4. I was at a professional development conference in Miami last weekend and one of the speakers was talking about the importance of self-care. He said, “The number one thing your business needs from you is to be fit, healthy, and balanced.”

    Makes a lot of sense, because if you’re jacked up in any of those areas, you’re kind of a liability.

    Of course, you could substitute “your business” with “your family” and it still applies.

    • Jackie Ward Jackie Ward says:

      Jason I truly mirror the inspirational words & do believe that success begins with me & being in balance is an amazing feeling. I just need to place in on high priority because I deserve it as well as others who share in my world.

  5. Debbie Green Debbie Green says:

    I recently talked about my jewelry hobby. There have been times when I have gone months without touching a bead even though the desire is there. What I have done in this past few months is actually schedule time in my day, or every other day for “me time”. This is one of the things that I had put in my letter to myself….make more time…just do it.

    • Kimberly McCue Kimberly McCue says:

      That feels sad, thinking of not having time for a treasured hobby for so long. I’ve had that happen far too often, too. Good motivation for wanting to set more time aside for these things!

    • Kim Kotecki Kim Kotecki says:

      So happy to hear that you are making this “me time” happen! I’d love to see what kinds of jewelry you make!!!

  6. Melissa LeFever Melissa LeFever says:

    1. I totally remember seeing that finger thing in the media. I thought it was great!
    2. Me time has evolved during the first year of motherhood from taking time to shower, to sneaking in a nap ( I hear that they rule), to building in money into the budget for convenience meals and takeout to give us time to sit and talk at dinner.
    3. I previously had a night that I asked my husband to join me in not using technology for one night a week when we were home together- it gave us more time to relax and regroup without having all this extra input. I think I may start that again now that I think of it :)

    • Kim Kotecki Kim Kotecki says:

      Tech sabbaticals on a weekly basis – LOVE it! I also love your intentionality of budgeting money for takeout with the goal of having more quality dinnertime. When the kiddos are little, somedays a 10 min. shower feels like a spa day. Good for you, for making adjustments, as your day-to-day evolves.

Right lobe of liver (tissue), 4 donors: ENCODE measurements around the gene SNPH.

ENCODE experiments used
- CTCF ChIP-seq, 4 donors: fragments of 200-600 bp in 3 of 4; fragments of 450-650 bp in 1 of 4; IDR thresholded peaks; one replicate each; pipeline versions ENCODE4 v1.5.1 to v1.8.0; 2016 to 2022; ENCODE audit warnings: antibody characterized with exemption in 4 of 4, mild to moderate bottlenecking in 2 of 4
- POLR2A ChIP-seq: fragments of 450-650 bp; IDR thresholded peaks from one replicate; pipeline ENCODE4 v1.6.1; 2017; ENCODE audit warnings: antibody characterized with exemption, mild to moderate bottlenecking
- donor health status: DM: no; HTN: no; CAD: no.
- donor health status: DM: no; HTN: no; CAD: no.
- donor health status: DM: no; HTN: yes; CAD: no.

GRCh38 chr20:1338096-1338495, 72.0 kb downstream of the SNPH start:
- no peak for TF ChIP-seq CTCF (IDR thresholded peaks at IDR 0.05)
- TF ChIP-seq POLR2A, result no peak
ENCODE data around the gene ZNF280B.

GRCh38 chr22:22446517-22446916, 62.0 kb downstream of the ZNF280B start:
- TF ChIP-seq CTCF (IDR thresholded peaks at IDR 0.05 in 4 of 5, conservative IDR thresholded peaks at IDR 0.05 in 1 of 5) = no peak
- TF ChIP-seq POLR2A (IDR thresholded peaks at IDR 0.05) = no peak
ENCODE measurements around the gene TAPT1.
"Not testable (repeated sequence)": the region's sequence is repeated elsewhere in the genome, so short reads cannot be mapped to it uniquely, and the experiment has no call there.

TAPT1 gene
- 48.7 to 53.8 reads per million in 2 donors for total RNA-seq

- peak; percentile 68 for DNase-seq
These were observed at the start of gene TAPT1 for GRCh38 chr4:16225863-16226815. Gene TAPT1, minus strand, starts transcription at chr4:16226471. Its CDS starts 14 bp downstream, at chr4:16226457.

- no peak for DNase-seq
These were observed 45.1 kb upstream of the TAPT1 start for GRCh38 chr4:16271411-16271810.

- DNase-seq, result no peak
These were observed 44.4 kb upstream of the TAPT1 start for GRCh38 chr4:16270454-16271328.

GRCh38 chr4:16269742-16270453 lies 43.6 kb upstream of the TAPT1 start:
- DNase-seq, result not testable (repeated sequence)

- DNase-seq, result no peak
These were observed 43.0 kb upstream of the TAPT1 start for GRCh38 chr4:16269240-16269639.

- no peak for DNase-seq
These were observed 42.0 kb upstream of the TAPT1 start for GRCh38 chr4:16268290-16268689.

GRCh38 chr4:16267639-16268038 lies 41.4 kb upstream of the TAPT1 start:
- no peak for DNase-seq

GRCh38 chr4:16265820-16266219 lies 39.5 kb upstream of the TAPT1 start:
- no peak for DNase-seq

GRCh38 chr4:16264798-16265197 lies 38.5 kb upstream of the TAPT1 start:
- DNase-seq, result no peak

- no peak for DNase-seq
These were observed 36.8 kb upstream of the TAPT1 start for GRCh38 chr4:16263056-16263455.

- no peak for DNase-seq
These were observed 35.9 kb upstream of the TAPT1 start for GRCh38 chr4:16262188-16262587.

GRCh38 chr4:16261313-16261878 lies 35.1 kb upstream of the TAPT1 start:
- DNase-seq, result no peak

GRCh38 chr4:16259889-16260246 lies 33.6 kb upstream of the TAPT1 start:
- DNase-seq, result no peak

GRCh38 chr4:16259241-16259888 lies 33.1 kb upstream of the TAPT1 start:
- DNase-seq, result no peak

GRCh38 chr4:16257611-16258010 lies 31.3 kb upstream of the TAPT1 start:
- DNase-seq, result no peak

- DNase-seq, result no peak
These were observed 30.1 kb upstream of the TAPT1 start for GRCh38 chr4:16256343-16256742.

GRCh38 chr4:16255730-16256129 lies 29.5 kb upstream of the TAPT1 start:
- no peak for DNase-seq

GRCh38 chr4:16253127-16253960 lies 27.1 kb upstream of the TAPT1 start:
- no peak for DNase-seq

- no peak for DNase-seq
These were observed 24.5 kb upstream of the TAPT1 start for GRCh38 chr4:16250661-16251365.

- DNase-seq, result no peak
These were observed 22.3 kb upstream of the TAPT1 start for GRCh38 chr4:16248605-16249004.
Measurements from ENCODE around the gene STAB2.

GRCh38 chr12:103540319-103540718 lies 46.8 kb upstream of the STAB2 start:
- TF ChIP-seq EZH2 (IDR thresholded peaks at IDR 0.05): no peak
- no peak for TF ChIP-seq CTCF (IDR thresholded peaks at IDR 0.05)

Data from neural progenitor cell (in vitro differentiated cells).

• Jackie Ward Jackie Ward says:

      Melissa . . . I feel your energy through your words of inspiration. You get it and I am thrilled to be the receiver. Thanks for sharing!

  7. Sara Gast Sara Gast says:

    For me, when I first heard Jason say (at a presentation back in 2010, I think) that we all were going to die with stuff on our ‘to do’ lists, that really hit home. As someone who has lived by her lists and calendar and schedule for over 15+ years, I felt I knew what was important in life (to dust or not to dust?), but always thought of Scarlett O’Hara, “Tomorrow is another day” and figured I would have plenty of time for me later. Watching a sister go through stage 3 breast cancer also helped me wake up and take more “me” time…and not feel guilty. I like helping people, but heard long ago that if I didn’t care for myself first, I am no good to anyone. So I get what I need to done, and don’t feel bad if my house isn’t immaculate or if my inbox isn’t cleaned out by the end of the day….I know I work hard and give it 100%…I will do what I want to do, spend my time with my daughter or self or friends as I want, and don’t have to justify anything to anyone. My takeaway from Kyle is you can’t predict what will be a success and what will flop; you just gotta keep putting stuff out there. To me, I take that as no matter what, make a contribution to society, to the world around you, in any positive way you can.

  8. Kim Kotecki Kim Kotecki says:

    Amen, friend – you don’t have to justify anything to anyone. No one walks in YOUR shoes except for you! :)

  9. Kim Kotecki Kim Kotecki says:

    My personality type finds it necessary to “earn” rest. It’s a pain in the butt to look at life this way. It’s exhausting. Honestly, that’s why this mission of living life without Adultitis is so very important to me on so many levels. I fight it daily and you all are a great inspiration to me! Thanks for your insights!

  10. Avatar Dave Timmerman says:

    Kyle was a neat guy. I haven’t taken my tree down yet either. My Christmas tree is so pretty this year and it fills an odd corner in my living room. Christmas needs to be more then just one day a year.

  11. Katie Heruth Katie Heruth says: